How to Cook Persian Food
A primer on Persian, a.k.a. Iranian, fare
Pomegranates are in everything these days, from iced tea to breakfast cereal. Lemony-tasting sumac is the “It” spice of food media. Iranian limu-omani (dried limes) are among the top-selling items at spice wholesaler Le Sanctuaire. This is all hopeful evidence that Persian food, one of the most overlooked cuisines despite America’s large population of Iranian expats, is about to have its day.
Both exotic and familiar, many Persian dishes overlap with Greek, Turkish, and Indian food: naan-like flatbreads, kebabs, and stuffed vegetables, for instance. But Iranian cuisine’s aromatic spice combinations are instantly recognizable and uniquely their own. Kebabs are marinated in saffron and lime-infused yogurt, making them both succulent and perfumed. Fowl is stuffed with rose petals. An herbal stew is studded with floating dried limes, giving it a mysterious sweet-tart flavor. Fresh herbs like mint, basil, and tarragon are lead players. And many dishes, unusual for most Americans, are revelations: stews and dips made with the classic Persian combination of walnuts and pomegranate, for example, simultaneously rich and delicate. Tasting Persian food for the first time is like eating your first great Indian thali. You’re thinking: “Where have you been all my life? And when can we meet again?”
Below is a primer on what we hope is the next hot cuisine, with help from cookbook author, teacher, and general culinary ambassador Najmieh Batmanglij and University of Texas professor of Persian and comparative literature and cookbook author M. R. Ghanoonparvar.
To an Iranian, the table is empty without bread. Flatbreads are served with raw sliced onion, fetalike cheese, and a plate of fresh herbs (usually basil, tarragon, and mint), all of which can be sandwiched together. With this opening spread, you might have meze (appetizers)—perhaps a silken eggplant and yogurt spread, or an olive tapenade with walnuts and pomegranate—or noghl-e mey (wine accompaniment).
For a large meal, follow breads and spreads with an ash, a thick soup made with legumes, meats, vegetables, and sometimes noodles, served garnished with drained yogurt and herb-infused oil. Traditionally, ash was peasant food designed to be a one-dish meal and was often vegetarian if the family couldn’t afford meat. Kukus, frittatalike baked egg dishes, also make a hearty appetizer or light main. Yogurt mixed with shallots, cucumbers, or herbs is a popular condiment, as are torshis (homemade pickled vegetables and fruits). Yogurt also shows up in dugh, a still or sparkling drink flavored with mint and popular with chelow-kabab (kebab and rice).
Persian rice gets its long, fluffy grains from a combined technique of parboiling and steaming. The most famous dish, chelow, is topped with saffron and served with the tah dig that’s encouraged to form on the bottom of the pot. This dried-out, stuck-together rice could have been mistaken for a culinary accident. But Persian cooks long ago appreciated that the buttery, crunchy, golden crust is a textural treat and the ideal base for stews. In homes, family members argue over who gets the tah dig when rice is served. At restaurants, you can order it on its own—hold the rest of the rice.
Other rice dishes, called polows, are layered with fruits, nuts, meats, or poultry. A favorite meatless combo with lima beans and dill is often served alongside smoked fish.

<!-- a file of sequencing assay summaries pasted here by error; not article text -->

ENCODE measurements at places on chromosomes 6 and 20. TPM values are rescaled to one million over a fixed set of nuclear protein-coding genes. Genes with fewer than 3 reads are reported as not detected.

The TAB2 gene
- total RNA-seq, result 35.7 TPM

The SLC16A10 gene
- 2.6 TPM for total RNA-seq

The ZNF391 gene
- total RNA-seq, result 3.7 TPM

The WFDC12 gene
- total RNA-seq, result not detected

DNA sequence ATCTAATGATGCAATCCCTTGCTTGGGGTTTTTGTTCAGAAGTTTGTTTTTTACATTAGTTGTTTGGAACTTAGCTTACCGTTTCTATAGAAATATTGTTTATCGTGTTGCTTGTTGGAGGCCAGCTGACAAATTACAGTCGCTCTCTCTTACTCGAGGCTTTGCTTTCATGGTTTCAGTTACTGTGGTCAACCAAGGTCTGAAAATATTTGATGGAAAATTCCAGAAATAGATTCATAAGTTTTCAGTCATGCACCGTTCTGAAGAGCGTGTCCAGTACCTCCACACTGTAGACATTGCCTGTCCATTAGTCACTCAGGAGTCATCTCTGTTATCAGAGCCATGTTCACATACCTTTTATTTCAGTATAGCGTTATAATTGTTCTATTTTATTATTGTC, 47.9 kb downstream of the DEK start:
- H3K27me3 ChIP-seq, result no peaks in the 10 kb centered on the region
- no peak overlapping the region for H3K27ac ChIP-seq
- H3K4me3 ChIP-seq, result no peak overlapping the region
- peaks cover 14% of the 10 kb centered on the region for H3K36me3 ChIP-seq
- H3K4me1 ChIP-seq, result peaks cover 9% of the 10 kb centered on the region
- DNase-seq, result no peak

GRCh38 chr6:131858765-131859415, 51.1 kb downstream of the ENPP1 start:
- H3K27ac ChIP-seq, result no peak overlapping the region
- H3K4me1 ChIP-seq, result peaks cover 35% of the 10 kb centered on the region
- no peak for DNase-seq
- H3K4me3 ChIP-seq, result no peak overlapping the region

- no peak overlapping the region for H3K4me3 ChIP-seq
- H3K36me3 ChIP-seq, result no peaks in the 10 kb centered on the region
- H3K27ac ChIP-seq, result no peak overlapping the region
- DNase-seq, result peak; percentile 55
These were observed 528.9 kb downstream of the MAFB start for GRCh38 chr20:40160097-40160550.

Meats and Stews
At kebab restaurants, succulent, smoky skewers of grilled chicken, beef, or lamb are served with grilled tomatoes on the side and a shaker of tart, maroon-colored sumac. Other popular mains include lamb shanks braised with rose water and saffron, stuffed fish with pomegranate sauce, and sweet-and-sour stuffed chicken.
Khoreshes are stews of lamb, beef, veal, chicken, or seafood combined with vegetables, dried fruit, beans, grains, nuts, or dried flower petals and served over rice. Kofte, a meatball-type dish also found in Indian and other Middle Eastern foods, contains raisins and prunes. The kofte are sometimes large enough to be stuffed with an entire chicken. Regional competition is expressed in exchanges like “My mother made a kofte with a whole sheep in it.” “Oh that’s nothing, my mother puts a whole camel in hers!”
Fruits, Snacks, and Sweets
When Iranians sit and visit, a heaped platter of fruit is usually on hand. Other snacks, commonly sold on the street near schools, include peeled fresh walnuts, coal-roasted corn, baked potatoes, roasted beets, green almonds, and salted popped rice. Iranians create refreshing summer sharbats from sweetened vinegar, crushed ice, water, mint, and cucumber, or diluted syrups of sour cherries (registration required) or rhubarb. Once famed for its vineyards, the Iranian city of Shiraz is one of the world’s oldest grape-growing regions, and despite the Muslim prohibition against alcohol, the cuisine remains a great match for big red wines.
Sweets are eaten throughout the day. Preserves of quince, fig, rose petal, orange blossom, or cherry are combined with bread and butter or drained yogurt, or added to tea. In addition to rich, delicate pastries like baklava and shortbread cookies made with rice or chickpea flour, there’s Persian halva, a dense confection seasoned with saffron, rose water, and cardamom. Persian ice cream is thickened with sahlab, the powdered root of an orchid, which gives it a delightfully elastic, chewy texture. Faludeh—a lemon and rose-water ice mixed with vermicelli-type noodles to add texture, then garnished with sour cherry syrup—is perhaps the most unusual of Persian sweets. But the most striking part of a Persian meal by far is the quantity of food served: Rice is heaped upon platters, and leftovers seem inevitable.